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Iranians 'stuck in a vicious cycle' over US tensions

Shora Azarnoush
July 5, 2019

Tensions are running high in the Persian Gulf after Iran warned that it will increase its enrichment of uranium to "any amount that we want," starting on Sunday. Many in Iran feel conflicted about the current situation.

A bazar in Tehran
Image: picture-alliance/dpa

July 7 marks the deadline set by Iran to the remaining signatories of the 2015 international nuclear deal — the UK, France, Germany, Russia and China — to come up with new terms to ensure that Iran's commercial interests aren't hurt by renewed American sanctions.   

Tensions between Iran and the US have been running high ever since President Donald Trump pulled America out of the deal — officially known as the Joint Comprehensive Plan of Action (JCPOA) — over a year ago and started slapping unilateral sanctions on Tehran.

In response, Iran said it would begin backing away from the nuclear accord's terms, if the other powers didn't find a way to ease its pain.

Iranian authorities on Monday acknowledged Iran broke through a limit placed on its stockpile of low-enriched uranium, exceeding the 300-kilogram limit set by the 2015 deal.

Two days later, Iranian President Hassan Rouhani warned that Tehran will increase its enrichment of uranium to "any amount that we want," beginning on Sunday. The comments put increased pressure on Europe to find a way around the intense US sanctions targeting Iran.

Iran's nuclear deal currently bars it from enriching uranium above 3.67%, which is enough for nuclear power plants, but far below the 90% needed for weapons. An increasing stockpile and higher enrichment closes the estimated one-year window Iran would need to produce enough material for a nuclear bomb, something Iran denies it wants but the nuclear deal sought to prevent.

Read more: Iran violates nuclear deal — what comes next?

Trump responded to Rouhani's statement by warning Iran to "be careful with the threats." The US president added: "They can come back to bite you like nobody has been bitten before."

The US has beefed up its military presence in the Middle East by deploying an aircraft carrier task force, B-52 bombers and F-22 fighters to the region. And Iran recently shot down a US military surveillance drone.

Both Washington and Tehran have said they don't want war. But as tensions continue to rise, the possibility of a miscalculation remains considerable, risking a dangerous escalation. 

Read more: Iran warns US to drop sanctions as time runs out for nuclear deal

From bad to worse

Many ordinary Iranians, however, are preoccupied by day-to-day economic problems. Over the past couple of years, inflation and unemployment have risen drastically. For many people in the sanction-hit country, it's becoming increasingly hard to get by.

"I heard about the 60-day deadline [ending on July 7] Iran set for the Europeans. But I didn't care enough to check exactly which date that would be? What difference would it make for us in the end?" said Lida Ardeshir, a 40-year-old tourist guide living in Tehran.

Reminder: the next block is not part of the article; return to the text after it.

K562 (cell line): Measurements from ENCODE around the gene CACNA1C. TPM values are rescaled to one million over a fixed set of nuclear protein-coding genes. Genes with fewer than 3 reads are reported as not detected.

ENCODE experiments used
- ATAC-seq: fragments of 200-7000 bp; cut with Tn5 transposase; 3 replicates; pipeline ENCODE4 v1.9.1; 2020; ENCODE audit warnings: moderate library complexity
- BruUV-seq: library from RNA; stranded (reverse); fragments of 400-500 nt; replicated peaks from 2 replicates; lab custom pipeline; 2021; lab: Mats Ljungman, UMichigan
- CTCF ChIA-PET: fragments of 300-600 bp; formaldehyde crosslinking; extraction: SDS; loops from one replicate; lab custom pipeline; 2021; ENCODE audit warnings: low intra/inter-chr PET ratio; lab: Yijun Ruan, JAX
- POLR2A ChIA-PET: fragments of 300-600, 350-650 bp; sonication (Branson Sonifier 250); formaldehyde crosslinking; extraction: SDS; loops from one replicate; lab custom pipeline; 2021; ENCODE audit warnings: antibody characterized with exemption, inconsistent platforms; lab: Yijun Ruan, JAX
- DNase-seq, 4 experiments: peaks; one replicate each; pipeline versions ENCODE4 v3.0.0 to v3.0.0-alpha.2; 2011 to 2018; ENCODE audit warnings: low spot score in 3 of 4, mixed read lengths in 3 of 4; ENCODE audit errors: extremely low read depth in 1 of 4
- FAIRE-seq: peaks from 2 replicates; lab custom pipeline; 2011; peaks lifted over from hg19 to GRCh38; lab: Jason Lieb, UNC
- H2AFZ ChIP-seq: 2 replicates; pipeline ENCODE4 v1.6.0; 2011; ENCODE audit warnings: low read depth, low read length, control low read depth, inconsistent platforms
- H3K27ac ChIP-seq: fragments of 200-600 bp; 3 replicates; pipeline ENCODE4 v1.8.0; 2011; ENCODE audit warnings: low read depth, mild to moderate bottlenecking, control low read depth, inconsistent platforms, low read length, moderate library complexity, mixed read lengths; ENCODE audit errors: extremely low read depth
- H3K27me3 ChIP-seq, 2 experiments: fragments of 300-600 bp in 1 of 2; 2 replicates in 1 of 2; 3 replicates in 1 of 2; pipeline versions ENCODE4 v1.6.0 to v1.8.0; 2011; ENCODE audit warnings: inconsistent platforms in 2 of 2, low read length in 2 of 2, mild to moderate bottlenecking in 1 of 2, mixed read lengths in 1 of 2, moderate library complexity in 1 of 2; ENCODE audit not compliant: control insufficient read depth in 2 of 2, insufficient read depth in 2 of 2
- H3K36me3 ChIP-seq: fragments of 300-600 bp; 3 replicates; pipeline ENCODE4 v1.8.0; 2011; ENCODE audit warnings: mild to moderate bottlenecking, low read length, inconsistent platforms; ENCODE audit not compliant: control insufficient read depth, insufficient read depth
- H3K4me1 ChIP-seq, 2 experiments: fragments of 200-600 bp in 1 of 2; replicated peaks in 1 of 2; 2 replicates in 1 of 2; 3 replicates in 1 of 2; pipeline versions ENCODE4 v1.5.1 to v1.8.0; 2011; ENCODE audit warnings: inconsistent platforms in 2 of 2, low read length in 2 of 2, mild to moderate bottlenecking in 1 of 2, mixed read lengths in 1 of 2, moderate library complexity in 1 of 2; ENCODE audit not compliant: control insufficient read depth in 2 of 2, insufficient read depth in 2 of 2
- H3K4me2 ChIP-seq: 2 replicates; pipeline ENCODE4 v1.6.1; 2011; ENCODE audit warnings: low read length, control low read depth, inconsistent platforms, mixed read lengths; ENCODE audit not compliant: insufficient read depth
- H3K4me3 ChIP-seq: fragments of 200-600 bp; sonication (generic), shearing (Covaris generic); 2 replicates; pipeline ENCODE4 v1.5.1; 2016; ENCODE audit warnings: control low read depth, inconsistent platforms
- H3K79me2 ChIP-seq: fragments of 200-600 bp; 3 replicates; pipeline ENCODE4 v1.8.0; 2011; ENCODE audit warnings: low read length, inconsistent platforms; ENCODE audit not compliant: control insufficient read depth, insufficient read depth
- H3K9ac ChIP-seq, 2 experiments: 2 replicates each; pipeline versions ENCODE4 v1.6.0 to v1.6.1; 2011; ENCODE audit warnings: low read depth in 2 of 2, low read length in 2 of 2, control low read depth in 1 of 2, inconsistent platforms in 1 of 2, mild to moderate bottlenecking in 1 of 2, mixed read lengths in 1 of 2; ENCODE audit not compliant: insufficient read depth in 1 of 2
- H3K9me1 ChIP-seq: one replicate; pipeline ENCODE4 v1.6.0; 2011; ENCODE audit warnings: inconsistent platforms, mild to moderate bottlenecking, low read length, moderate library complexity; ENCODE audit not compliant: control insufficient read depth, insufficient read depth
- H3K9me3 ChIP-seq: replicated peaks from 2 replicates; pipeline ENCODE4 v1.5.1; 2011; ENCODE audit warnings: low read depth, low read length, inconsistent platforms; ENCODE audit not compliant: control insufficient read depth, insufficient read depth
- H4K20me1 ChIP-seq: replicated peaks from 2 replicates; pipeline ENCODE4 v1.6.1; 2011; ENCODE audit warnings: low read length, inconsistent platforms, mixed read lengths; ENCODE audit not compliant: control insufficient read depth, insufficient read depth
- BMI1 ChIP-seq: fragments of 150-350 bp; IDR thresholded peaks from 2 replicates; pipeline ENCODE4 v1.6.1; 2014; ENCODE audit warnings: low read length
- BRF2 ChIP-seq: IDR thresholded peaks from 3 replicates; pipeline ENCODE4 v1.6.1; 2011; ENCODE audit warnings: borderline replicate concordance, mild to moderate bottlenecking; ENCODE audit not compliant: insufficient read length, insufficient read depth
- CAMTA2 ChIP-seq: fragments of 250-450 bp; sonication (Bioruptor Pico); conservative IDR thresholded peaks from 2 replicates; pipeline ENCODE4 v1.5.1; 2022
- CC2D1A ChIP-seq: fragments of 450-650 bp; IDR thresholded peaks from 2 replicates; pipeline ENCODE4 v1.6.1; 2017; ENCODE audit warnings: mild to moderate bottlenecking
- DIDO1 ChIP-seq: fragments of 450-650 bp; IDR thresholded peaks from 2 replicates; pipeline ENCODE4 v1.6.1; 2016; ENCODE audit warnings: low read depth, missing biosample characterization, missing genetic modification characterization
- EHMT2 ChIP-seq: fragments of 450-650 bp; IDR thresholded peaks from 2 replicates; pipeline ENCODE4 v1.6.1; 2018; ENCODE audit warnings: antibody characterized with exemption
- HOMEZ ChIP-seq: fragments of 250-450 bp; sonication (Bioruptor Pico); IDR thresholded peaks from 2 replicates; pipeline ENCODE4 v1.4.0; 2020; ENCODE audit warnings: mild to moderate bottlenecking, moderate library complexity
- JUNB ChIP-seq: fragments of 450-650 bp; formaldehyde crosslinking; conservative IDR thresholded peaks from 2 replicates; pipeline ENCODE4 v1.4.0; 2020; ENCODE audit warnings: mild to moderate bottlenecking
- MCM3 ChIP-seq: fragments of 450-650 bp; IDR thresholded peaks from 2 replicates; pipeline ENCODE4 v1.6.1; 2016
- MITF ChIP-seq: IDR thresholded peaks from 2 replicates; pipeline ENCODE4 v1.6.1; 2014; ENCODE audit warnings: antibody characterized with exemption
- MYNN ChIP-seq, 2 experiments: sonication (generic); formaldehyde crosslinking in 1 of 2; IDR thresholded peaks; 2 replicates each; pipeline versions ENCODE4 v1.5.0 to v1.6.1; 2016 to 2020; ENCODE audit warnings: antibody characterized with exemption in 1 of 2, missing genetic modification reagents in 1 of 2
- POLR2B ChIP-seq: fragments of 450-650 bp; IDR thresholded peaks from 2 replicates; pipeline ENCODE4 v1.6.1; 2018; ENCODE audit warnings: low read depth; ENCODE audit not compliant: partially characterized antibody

"It's becoming impossible to live a normal life. Everything has become so expensive. Most people like me are struggling to make ends meet. How can it become worse than this?" she told DW.

Read more: JCPOA reeling, Iran's youth seek sustainable economic path

The US sanctions have hurt ordinary Iranians by sending prices for staples and consumer goods soaring and weakening the local currency. Business and investment activity have suffered as a result of the economic downturn. 

The reimposition of American sanctions turned the situation from bad to worse, say many Iranians. "In Iran, people were already under a huge amount of pressure before the US sanctions were reimposed. With the prices now skyrocketing and increased restrictions on people, we have lost all ability to cope," Shahab, an Iranian, told DW.

Just another deadline?

Surprisingly, some Iranians appear to welcome an armed conflict between Tehran and Washington. This includes even people who experienced the ill effects of the 1979 Islamic Revolution as well as the 1980-88 Iran-Iraq war. They are willing to ignore the past and view war as a means of achieving "liberation from the vicious Islamic Republic," said Nader.

"We don't talk or care about the deadline. We all wait and hope for a spark that would free us after 40 years of darkness," Nader told DW via Telegram.

The level of violence the Iranian regime is ready to use against activists and the civil society has made it impossible to bring about change from the inside, he said. "Only a foreign power is able to bring us change. No one likes a war, but more and more people are ready to take the losses and damage of a war, rather than continuing a life of suffering under the reign of the Islamic Republic's government."

Read more: How Trump's sanctions are crippling Iran's economy

Some Iranian social media users have joked about the deadline set by Tehran. "I think it's not a bad idea for Zarif to give Europe a 90-day deadline afterward, so that they could sit and think about why they rejected the original 60-day deadline. This punishment may bring them back to their senses," tweeted Saeid Hosseinpour.

Whatever happens, the Iranian people will end up as victims anyway, Meysam told DW via Telegram. "We're stuck in a vicious cycle. Hoping for the change that was promised in exchange for stopping nuclear activities, doesn't seem to make any sense anymore."